Merck’s Keytruda granted breakthrough status in lung cancer
Merck’s newly launched immunotherapy treatment Keytruda has just been granted special fast-track status for use in non-small cell lung cancer (NSCLC).
Keytruda (pembrolizumab) is the first of a new generation of PD-1 and PD-L1 immunotherapy treatments to gain US approval, and was launched in September in its first indication, for patients with advanced melanoma.
The FDA gave it special Breakthrough Designation Therapy status for melanoma, and has now followed suit for NSCLC. Lung cancer is the leading cause of all cancer deaths in the US, and each year kills more people than colon, breast and prostate cancers combined. NSCLC is the most common form of the disease (representing 85-90% of cases), but existing treatments have failed to extend lives of sufferers significantly.
Now the US regulator has granted Breakthrough Therapy Designation to Keytruda for patients who have neither of two genetic mutations – those who are Epidermal Growth Factor Receptor (EGFR) mutation-negative, and Anaplastic Lymphoma Kinase (ALK) rearrangement-negative non-small cell lung cancer (NSCLC) whose disease has progressed on or following platinum-based chemotherapy.
Patients who are EGFR mutation positive or who are ALK mutation positive are currently served by drugs which target these mutations. In the case of EGFR mutations, these are AstraZeneca’s Iressa and Roche’s Tarceva, and in ALK, Pfizer’s Xalkori and Novartis’ Zykadia.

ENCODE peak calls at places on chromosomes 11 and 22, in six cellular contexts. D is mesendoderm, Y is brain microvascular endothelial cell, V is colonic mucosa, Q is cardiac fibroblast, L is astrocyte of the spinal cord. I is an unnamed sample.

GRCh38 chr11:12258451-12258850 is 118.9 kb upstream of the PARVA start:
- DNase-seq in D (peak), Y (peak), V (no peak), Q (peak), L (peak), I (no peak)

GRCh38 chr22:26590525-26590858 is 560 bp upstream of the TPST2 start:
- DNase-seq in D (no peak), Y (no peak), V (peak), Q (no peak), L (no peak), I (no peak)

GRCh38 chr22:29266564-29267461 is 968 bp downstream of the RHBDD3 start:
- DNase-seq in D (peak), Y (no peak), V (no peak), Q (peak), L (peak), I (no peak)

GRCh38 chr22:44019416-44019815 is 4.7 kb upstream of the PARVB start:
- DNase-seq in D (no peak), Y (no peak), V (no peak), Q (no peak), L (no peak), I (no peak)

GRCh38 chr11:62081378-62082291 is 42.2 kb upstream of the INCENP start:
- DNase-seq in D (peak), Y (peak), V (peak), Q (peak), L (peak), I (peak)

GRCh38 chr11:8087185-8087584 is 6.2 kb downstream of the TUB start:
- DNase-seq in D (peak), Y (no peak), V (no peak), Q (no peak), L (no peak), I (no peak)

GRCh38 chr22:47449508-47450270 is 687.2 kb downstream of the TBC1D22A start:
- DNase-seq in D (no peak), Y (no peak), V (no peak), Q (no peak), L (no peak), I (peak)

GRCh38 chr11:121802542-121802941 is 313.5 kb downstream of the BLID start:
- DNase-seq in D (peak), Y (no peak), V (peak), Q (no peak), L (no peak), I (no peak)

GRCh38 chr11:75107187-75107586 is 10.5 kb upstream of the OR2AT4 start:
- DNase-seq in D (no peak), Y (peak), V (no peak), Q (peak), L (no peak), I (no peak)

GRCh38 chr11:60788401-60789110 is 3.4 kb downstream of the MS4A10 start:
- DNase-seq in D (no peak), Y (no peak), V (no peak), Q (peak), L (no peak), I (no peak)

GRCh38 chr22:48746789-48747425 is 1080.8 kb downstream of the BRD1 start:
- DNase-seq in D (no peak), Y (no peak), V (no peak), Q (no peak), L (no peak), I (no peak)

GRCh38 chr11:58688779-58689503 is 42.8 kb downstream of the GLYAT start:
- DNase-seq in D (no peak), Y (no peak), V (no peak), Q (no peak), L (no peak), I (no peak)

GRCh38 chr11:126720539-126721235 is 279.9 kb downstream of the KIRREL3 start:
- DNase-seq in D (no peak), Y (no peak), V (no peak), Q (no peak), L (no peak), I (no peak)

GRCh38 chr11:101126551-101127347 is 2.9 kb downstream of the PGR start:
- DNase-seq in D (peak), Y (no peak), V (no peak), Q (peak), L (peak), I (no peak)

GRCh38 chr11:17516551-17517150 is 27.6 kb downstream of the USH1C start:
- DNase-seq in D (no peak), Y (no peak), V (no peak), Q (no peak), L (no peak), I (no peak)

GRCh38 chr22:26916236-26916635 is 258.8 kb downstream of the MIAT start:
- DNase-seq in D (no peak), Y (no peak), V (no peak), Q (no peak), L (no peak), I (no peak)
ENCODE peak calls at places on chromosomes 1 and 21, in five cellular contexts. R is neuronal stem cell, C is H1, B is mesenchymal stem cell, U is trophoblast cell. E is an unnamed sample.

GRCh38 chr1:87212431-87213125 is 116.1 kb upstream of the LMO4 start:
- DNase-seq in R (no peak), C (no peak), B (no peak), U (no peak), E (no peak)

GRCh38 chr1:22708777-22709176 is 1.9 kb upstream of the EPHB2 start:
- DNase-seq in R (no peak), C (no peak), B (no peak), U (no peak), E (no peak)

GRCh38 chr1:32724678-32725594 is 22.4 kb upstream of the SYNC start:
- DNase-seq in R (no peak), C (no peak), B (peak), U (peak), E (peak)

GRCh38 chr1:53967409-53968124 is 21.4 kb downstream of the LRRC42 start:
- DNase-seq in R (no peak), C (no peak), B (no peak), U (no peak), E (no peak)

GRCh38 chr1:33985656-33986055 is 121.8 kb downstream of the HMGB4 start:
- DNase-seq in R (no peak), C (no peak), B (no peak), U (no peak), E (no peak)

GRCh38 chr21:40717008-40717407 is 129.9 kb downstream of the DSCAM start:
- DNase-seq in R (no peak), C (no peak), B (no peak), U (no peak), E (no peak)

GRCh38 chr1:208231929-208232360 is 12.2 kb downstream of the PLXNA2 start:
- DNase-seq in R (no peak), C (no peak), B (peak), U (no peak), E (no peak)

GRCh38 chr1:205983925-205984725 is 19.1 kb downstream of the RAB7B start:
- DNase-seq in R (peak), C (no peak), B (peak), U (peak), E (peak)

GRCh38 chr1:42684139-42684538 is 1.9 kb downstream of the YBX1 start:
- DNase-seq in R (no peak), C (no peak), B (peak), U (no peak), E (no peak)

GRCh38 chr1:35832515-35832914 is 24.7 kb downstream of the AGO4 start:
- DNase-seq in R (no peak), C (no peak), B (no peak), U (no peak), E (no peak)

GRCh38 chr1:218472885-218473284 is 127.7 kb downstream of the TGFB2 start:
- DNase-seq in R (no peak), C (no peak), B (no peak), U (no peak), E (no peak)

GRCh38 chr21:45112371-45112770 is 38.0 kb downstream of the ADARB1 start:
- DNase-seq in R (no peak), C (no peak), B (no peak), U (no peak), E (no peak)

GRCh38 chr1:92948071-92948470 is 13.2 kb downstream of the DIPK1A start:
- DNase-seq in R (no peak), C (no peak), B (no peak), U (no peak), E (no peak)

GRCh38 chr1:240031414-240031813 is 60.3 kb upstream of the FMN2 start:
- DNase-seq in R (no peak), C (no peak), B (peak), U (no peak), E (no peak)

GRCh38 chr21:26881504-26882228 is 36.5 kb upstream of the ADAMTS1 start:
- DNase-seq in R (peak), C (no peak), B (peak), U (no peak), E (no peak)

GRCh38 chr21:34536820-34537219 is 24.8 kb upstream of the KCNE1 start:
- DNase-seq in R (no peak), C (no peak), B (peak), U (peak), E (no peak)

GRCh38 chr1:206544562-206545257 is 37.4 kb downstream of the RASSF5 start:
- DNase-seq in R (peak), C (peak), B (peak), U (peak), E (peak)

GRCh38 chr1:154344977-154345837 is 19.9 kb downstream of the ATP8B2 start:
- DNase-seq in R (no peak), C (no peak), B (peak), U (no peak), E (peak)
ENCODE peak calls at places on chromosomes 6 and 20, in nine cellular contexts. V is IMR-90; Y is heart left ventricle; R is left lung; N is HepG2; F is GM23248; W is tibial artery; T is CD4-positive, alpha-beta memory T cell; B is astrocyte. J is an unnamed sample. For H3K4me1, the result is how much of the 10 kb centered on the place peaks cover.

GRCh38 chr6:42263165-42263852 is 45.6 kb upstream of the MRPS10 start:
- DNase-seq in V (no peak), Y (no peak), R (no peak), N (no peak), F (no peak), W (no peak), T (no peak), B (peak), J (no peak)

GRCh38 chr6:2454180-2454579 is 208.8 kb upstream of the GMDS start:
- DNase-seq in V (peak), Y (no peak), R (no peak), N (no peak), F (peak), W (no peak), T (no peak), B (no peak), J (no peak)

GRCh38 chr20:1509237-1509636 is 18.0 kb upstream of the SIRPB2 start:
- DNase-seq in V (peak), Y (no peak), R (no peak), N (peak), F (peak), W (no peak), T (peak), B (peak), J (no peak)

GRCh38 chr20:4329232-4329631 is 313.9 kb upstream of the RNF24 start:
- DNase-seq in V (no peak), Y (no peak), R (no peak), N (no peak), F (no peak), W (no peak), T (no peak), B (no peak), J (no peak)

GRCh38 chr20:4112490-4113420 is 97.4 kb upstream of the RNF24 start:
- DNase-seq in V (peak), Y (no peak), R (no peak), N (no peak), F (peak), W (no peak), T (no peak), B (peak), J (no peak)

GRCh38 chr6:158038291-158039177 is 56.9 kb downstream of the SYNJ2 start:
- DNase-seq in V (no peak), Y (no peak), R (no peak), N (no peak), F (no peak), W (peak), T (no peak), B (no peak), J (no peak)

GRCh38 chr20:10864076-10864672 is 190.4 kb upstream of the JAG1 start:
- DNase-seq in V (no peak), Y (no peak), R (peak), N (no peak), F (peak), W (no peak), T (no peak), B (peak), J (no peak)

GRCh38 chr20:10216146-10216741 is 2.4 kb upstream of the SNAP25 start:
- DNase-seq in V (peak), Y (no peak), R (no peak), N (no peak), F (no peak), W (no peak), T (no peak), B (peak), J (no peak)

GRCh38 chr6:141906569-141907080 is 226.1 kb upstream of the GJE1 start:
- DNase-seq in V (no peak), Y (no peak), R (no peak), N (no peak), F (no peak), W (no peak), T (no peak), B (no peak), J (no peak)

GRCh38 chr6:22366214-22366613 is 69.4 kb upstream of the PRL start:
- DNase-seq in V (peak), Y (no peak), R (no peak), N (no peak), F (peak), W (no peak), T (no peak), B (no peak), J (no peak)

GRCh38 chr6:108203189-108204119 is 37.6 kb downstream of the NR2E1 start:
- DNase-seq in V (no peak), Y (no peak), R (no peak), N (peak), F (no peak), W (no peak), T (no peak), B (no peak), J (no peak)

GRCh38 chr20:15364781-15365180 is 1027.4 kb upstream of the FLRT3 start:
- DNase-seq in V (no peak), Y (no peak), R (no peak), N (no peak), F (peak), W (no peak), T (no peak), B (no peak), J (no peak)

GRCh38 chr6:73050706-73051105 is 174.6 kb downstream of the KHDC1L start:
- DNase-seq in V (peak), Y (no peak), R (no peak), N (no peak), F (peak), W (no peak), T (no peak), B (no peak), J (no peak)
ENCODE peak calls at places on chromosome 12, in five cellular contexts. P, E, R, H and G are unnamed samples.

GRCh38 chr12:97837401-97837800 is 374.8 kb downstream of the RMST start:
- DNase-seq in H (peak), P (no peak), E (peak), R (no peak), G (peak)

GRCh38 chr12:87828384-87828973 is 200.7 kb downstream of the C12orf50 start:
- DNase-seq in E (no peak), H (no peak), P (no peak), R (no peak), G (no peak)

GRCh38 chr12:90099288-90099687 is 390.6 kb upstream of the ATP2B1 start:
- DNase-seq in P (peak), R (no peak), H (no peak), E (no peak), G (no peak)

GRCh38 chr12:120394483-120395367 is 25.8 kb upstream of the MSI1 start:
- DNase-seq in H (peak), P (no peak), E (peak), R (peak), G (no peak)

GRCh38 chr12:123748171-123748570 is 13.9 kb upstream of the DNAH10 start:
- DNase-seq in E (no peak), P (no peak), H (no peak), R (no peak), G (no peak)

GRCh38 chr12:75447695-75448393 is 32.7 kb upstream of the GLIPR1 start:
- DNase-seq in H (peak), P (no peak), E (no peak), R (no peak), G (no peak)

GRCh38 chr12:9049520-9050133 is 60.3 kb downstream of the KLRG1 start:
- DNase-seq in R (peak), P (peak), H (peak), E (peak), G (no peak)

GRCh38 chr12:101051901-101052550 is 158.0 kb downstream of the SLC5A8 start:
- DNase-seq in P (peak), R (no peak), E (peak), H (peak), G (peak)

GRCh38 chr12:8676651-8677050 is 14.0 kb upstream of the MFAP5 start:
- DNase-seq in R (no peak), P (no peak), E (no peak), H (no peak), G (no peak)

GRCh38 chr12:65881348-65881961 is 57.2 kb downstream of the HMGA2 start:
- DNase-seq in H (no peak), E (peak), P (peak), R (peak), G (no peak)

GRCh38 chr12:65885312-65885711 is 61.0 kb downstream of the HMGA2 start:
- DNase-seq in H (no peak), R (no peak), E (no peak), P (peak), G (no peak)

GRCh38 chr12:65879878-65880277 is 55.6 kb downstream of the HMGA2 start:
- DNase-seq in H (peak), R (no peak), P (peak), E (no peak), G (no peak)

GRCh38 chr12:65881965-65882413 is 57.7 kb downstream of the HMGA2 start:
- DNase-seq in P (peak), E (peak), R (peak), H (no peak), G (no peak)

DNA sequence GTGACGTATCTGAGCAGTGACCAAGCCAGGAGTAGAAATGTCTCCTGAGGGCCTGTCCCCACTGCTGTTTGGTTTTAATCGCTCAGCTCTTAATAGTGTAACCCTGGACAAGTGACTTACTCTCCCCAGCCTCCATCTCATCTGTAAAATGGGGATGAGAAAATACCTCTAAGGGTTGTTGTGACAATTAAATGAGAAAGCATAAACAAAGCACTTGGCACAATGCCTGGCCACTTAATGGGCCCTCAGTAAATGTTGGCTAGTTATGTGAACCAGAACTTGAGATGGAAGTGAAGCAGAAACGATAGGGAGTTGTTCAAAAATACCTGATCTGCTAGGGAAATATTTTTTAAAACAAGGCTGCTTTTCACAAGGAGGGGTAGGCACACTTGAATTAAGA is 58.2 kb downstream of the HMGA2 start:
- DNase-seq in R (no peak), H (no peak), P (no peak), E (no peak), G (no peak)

However, only a minority of NSCLC patients have these mutations – between 10-30 per cent being EGFR positive, and only approximately three per cent being ALK positive.
Merck is targeting the larger group of NSCLC patients who won’t benefit from these existing drugs. These patients have had no new drugs launched for them in recent years, and consequently the prognosis in this cohort remains bleak.
“The FDA’s Breakthrough Therapy Designation of Keytruda underscores that new treatment approaches for advanced non-small cell lung cancer continue to be needed,” said Dr. Roger Perlmutter, president, Merck Research Laboratories. “Our data investigating the use of Keytruda in this difficult-to-treat malignancy are very encouraging, and we look forward to working closely with the FDA to expedite our clinical programme.”
Many other companies are investigating the potential of immunotherapies against lung cancer, including Merck’s closest rivals in the PD-1/PD-L1 field, including BMS, whose Opdivo is close to approval in NSCLC, as well as AstraZeneca and Roche.
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